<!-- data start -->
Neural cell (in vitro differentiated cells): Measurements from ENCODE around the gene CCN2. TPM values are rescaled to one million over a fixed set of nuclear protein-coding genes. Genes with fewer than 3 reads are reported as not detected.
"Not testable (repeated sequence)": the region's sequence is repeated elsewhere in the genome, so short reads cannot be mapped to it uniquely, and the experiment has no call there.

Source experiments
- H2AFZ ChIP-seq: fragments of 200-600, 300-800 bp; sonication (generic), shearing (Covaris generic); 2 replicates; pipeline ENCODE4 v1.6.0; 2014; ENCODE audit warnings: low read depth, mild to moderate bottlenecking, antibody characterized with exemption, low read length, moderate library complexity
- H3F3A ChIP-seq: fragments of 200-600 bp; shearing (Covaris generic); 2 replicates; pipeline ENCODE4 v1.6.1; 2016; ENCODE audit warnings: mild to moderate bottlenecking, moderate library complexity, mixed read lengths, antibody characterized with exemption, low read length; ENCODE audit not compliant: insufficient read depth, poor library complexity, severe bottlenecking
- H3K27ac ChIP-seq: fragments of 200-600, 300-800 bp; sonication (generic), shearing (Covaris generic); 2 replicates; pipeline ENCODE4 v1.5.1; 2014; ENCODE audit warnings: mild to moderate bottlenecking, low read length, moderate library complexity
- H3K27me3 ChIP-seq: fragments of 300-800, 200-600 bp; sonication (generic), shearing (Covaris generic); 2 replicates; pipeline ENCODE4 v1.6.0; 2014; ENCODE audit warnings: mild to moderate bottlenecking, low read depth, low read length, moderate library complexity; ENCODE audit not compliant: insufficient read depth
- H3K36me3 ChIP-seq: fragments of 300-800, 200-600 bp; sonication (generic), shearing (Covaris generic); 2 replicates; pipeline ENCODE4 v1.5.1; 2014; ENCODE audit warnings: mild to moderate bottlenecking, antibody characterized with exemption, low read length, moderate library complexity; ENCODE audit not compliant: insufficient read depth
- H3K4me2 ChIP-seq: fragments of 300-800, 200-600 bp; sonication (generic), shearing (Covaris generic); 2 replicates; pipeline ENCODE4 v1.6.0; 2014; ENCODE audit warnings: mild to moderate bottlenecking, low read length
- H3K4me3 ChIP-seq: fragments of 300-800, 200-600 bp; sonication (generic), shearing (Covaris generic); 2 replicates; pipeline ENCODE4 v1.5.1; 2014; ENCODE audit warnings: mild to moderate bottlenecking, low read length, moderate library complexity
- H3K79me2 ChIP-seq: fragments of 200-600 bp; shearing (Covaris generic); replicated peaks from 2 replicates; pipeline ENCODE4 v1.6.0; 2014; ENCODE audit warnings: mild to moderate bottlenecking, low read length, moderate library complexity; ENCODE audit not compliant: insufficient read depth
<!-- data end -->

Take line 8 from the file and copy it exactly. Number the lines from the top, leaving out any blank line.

- H3K36me3 ChIP-seq: fragments of 300-800, 200-600 bp; sonication (generic), shearing (Covaris generic); 2 replicates; pipeline ENCODE4 v1.5.1; 2014; ENCODE audit warnings: mild to moderate bottlenecking, antibody characterized with exemption, low read length, moderate library complexity; ENCODE audit not compliant: insufficient read depth